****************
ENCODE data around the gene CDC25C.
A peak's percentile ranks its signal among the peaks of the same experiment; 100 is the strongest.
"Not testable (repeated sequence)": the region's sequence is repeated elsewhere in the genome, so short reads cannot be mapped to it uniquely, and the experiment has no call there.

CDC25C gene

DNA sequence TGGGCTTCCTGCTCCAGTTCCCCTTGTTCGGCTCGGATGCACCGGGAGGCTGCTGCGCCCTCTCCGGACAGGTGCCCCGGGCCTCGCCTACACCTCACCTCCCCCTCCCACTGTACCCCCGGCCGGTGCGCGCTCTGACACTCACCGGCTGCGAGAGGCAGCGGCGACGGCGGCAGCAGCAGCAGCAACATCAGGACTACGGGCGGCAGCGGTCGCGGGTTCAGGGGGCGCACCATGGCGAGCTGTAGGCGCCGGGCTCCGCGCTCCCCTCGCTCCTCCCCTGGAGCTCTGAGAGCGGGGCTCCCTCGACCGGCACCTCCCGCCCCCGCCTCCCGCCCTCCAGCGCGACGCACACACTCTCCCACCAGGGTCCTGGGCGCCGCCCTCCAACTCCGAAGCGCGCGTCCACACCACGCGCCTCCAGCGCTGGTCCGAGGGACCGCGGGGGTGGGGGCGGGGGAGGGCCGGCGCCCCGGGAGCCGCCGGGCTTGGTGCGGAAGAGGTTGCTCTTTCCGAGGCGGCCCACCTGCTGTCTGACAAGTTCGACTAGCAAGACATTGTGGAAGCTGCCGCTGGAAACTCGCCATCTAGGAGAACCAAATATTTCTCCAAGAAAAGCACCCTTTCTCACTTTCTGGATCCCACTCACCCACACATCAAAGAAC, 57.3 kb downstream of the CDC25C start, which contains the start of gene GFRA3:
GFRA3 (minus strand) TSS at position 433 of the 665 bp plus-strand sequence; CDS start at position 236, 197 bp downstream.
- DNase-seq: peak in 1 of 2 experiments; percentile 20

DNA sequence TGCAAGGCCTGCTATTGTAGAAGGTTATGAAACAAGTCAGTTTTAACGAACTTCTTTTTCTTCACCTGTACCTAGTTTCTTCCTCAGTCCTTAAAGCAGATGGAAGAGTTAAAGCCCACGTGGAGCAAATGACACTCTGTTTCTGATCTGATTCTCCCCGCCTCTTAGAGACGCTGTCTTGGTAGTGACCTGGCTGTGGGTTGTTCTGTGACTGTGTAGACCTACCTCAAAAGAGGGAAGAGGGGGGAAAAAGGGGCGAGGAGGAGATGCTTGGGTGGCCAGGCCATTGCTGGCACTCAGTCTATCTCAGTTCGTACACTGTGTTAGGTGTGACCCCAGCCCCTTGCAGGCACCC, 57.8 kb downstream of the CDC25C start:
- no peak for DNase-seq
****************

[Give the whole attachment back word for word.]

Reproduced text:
ENCODE data around the gene CDC25C.
A peak's percentile ranks its signal among the peaks of the same experiment; 100 is the strongest.
"Not testable (repeated sequence)": the region's sequence is repeated elsewhere in the genome, so short reads cannot be mapped to it uniquely, and the experiment has no call there.

CDC25C gene

DNA sequence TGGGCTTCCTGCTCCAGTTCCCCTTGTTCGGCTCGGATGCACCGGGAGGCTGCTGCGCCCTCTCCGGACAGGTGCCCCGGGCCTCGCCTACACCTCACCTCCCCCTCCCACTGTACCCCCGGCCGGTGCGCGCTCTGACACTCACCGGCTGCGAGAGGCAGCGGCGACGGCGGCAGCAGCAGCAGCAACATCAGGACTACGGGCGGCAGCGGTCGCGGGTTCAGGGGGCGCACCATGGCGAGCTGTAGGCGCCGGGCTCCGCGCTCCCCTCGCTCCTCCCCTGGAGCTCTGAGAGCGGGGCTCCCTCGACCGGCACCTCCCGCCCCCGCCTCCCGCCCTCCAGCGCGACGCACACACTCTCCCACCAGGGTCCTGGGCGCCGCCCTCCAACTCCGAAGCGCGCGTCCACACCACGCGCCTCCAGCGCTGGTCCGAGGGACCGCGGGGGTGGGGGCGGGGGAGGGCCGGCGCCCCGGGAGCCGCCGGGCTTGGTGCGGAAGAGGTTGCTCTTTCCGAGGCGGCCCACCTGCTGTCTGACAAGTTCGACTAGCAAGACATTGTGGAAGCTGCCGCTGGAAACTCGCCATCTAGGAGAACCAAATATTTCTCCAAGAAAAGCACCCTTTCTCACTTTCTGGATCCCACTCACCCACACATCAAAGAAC, 57.3 kb downstream of the CDC25C start, which contains the start of gene GFRA3:
GFRA3 (minus strand) TSS at position 433 of the 665 bp plus-strand sequence; CDS start at position 236, 197 bp downstream.
- DNase-seq: peak in 1 of 2 experiments; percentile 20

DNA sequence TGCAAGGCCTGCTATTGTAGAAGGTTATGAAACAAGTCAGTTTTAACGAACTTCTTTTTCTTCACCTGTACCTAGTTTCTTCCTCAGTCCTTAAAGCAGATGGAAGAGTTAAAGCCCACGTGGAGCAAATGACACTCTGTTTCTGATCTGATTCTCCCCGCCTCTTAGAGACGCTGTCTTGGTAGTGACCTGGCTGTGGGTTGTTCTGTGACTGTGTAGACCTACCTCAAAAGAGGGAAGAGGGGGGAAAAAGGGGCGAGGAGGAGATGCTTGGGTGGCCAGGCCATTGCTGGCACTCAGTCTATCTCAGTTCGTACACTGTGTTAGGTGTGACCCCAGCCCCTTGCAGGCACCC, 57.8 kb downstream of the CDC25C start:
- no peak for DNase-seq